Effects on Mexican Population

Drug trafficking, its violence and its draw to economic betterment all serve to undermine the social fabric of Mexico. The individuals associated with high yield trafficking often seek out vulnerable peoples, poor peoples from all over the nation to act as mules (carriers of drugs across the borders) as well as to play other roles in the organizations. The challenge to the Mexican population, facing both daily violence as well as poverty and other significant social ills are many as crime, violence and fear tend to dominate the lives of many. The infrastructural infiltration of the cartels and their agents into corrupt police agencies, from the top to the bottom seeking to improve their payroll (often a very meager wage for a very dangerous job) is also serious problem in Mexico which also feeds fear as many are skeptical of the police and fearful of reprisal for information given to police about the illegal activities they witness and/or are involved in. Difficulties also arise in the fact that Mexico's law enforcement agencies are often regionally controlled and consolidation is a difficult task despite new attempts to do so by the current government. Many Mexican in turn deal with daily violence and when it is not occurring the fear of it. Additionally kidnappings for ransom, abductions for the slave trade and assassinations of political leaders all occur regularly in Mexico with military attempts to take on the role of law enforcement trying to curb the many challenges of daily violence but still in a fledgling state of change. ("Shifting Sands 48)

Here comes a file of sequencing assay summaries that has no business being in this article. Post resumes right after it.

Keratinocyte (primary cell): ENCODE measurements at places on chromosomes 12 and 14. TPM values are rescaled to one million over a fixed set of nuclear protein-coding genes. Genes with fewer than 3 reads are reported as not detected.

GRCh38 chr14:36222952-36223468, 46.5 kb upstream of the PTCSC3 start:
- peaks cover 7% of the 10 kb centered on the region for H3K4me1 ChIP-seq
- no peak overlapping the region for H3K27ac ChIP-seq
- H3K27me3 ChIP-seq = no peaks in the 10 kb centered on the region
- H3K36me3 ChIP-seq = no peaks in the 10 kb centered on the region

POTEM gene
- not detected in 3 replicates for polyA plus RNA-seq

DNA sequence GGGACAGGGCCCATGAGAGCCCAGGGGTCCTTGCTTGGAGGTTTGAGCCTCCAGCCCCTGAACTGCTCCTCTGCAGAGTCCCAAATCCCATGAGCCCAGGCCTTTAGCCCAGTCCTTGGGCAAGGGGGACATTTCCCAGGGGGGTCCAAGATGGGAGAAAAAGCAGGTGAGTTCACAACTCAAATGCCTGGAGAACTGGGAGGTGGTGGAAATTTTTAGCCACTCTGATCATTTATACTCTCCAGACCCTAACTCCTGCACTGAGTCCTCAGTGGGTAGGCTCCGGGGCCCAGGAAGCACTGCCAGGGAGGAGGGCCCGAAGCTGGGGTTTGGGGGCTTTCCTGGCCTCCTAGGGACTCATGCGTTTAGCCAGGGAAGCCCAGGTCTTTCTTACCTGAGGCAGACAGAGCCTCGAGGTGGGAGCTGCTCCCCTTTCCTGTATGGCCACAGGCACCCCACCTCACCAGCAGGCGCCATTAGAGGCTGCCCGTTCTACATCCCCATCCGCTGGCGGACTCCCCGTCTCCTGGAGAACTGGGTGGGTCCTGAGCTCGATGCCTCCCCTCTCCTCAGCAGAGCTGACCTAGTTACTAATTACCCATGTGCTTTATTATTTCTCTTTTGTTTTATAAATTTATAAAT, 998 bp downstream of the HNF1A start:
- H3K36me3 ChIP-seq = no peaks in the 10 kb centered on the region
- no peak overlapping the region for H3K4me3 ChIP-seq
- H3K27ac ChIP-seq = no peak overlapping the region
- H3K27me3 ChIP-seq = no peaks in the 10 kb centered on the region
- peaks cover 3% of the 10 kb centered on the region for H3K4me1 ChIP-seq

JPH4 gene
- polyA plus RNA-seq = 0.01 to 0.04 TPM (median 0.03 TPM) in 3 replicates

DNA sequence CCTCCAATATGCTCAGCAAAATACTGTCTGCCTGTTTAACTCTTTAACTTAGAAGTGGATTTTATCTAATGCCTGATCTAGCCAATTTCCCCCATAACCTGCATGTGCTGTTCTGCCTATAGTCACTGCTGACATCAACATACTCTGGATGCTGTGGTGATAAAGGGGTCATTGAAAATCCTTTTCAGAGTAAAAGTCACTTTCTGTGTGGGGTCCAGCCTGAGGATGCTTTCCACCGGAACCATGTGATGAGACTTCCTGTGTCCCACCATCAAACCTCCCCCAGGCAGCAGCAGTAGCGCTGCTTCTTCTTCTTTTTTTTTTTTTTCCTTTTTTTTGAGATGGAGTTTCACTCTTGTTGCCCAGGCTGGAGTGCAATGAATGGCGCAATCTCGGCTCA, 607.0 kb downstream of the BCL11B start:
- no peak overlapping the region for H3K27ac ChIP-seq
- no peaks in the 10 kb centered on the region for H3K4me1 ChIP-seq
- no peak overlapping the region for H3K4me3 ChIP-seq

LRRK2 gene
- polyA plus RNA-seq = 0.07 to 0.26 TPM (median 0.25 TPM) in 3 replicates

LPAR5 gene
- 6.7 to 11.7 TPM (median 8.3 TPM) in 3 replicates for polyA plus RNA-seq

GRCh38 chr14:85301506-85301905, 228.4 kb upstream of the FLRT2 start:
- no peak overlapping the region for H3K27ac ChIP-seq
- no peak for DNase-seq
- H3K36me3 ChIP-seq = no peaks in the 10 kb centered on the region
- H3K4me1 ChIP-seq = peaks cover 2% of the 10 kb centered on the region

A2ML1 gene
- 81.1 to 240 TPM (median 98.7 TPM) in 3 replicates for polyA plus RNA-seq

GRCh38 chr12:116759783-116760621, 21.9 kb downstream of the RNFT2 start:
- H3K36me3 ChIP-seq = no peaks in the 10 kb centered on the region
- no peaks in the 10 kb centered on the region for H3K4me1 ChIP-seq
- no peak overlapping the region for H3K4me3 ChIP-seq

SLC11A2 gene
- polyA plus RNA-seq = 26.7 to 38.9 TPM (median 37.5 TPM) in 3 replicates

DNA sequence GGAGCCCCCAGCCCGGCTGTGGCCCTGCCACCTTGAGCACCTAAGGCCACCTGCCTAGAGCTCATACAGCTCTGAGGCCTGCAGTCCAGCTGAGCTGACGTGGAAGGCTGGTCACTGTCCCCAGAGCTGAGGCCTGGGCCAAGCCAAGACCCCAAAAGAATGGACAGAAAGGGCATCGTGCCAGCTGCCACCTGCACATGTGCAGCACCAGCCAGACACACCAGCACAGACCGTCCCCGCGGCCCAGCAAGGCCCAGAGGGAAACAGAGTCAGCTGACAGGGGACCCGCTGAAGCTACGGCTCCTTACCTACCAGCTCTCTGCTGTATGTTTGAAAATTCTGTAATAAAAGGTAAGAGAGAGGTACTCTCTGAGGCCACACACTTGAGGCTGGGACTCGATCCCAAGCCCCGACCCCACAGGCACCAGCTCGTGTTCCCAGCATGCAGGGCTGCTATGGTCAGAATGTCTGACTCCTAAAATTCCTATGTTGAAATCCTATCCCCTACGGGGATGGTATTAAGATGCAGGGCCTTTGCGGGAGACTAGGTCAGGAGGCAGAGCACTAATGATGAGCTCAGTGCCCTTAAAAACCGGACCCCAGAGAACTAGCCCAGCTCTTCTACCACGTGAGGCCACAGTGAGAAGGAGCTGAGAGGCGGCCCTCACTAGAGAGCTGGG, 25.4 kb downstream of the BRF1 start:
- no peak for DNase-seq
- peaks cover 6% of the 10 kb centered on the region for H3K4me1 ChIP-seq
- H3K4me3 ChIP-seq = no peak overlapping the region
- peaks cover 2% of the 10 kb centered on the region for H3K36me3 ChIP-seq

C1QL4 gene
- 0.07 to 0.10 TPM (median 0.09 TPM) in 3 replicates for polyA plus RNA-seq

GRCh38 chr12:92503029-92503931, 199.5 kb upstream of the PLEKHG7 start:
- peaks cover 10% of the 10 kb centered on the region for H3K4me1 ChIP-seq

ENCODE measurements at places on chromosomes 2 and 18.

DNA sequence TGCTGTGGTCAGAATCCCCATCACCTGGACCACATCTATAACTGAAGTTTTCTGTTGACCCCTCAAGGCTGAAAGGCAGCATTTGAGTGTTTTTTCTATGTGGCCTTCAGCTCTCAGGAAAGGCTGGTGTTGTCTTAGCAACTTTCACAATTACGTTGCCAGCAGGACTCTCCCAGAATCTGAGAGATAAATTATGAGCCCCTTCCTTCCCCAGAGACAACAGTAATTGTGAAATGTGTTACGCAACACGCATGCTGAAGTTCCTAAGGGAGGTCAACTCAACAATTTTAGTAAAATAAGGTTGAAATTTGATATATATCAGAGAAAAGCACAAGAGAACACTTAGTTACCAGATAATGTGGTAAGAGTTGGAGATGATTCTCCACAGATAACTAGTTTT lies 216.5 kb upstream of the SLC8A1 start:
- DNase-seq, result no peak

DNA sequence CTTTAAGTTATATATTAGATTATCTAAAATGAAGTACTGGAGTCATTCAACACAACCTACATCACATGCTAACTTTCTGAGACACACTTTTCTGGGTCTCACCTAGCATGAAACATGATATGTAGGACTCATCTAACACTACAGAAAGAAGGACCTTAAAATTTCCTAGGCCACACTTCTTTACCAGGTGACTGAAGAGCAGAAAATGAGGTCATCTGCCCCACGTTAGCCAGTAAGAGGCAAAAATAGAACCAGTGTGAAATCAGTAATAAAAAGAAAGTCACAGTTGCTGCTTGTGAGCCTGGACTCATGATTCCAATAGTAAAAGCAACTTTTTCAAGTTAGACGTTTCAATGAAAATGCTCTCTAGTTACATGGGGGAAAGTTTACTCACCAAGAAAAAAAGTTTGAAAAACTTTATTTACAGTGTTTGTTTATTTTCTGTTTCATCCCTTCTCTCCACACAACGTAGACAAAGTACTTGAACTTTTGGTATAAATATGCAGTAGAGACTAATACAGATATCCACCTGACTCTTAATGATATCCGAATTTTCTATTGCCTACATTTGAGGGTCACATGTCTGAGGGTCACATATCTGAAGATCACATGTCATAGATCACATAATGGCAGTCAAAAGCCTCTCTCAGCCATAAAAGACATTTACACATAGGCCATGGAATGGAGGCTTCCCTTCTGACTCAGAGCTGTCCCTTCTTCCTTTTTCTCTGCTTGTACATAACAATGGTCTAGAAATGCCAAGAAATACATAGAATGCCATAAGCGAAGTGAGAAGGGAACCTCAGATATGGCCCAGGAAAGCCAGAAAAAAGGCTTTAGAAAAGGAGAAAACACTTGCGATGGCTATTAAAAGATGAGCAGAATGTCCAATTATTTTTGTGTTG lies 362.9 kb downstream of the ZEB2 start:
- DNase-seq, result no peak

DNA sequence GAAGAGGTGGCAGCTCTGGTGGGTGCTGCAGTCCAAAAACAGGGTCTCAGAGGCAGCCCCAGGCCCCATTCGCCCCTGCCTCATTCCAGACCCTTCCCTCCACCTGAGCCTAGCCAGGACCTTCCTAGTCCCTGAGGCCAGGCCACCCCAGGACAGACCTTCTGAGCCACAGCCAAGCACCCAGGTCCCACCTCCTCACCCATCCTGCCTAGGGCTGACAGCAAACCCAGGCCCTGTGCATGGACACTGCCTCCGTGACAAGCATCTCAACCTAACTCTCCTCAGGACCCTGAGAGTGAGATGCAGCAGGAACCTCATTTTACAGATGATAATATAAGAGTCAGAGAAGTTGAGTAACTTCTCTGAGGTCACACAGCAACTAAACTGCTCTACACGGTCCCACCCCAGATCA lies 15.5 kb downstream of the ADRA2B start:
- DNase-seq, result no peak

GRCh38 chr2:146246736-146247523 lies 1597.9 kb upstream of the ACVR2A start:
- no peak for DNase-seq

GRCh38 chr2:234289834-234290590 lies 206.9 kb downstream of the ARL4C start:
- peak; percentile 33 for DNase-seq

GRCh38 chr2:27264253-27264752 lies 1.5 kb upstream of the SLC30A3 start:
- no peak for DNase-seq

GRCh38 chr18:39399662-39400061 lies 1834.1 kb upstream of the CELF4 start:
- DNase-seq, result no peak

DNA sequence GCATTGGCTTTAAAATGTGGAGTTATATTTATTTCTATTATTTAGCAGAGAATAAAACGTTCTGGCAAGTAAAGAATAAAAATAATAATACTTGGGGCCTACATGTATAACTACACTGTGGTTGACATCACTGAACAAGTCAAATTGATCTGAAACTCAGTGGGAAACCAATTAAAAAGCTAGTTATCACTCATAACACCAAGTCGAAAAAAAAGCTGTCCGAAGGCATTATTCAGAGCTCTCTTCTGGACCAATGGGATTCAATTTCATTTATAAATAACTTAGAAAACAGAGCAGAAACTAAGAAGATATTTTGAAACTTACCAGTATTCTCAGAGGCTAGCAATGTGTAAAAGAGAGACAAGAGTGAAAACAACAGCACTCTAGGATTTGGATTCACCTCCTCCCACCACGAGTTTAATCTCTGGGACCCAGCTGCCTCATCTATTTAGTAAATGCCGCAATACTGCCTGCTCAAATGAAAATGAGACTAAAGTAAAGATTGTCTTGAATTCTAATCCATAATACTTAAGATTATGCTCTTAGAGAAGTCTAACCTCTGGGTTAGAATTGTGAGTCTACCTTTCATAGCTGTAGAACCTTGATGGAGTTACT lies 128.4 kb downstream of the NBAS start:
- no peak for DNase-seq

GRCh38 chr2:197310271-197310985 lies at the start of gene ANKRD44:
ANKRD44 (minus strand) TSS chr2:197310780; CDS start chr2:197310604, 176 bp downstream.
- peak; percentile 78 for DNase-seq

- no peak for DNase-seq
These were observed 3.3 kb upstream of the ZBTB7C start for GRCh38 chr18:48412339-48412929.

US Border Problems

On a daily basis drugs, guns and even sex slaves from Mexico are crossing into the U.S. across the long and tenuous border. Though illegal immigration may be declining the incidence of seizures of illegal contraband is staying relatively constant and many border guards, as is often mentioned in the National Geographic documentary series Border Wars it seems like the tougher they get the more desperate and volatile the smugglers get. Violence during smuggling operations across the U.S. border is a challenge to the U.S. because not only is illegal contraband and peoples slipping into the U.S. violence from the drug wars is also slipping into the U.S. As more and more cross border cooperation and American financing goes into continuing the supply of goods to the U.S. market. ("Shifting Sands…" 48) Many are also claiming that violence has slowed as a result of the new energy and collaboration tactics of the Mexican government as well as better cooperation between border agencies in the U.S. And Mexico but the violence frequently waxes and wanes only to surge in areas where rival gangs fight to claim or reclaim desired profit and power. ("Shifting Sands…" 48)

The U.S. also recently (2009) began to step up southward trafficking activities,…[continue]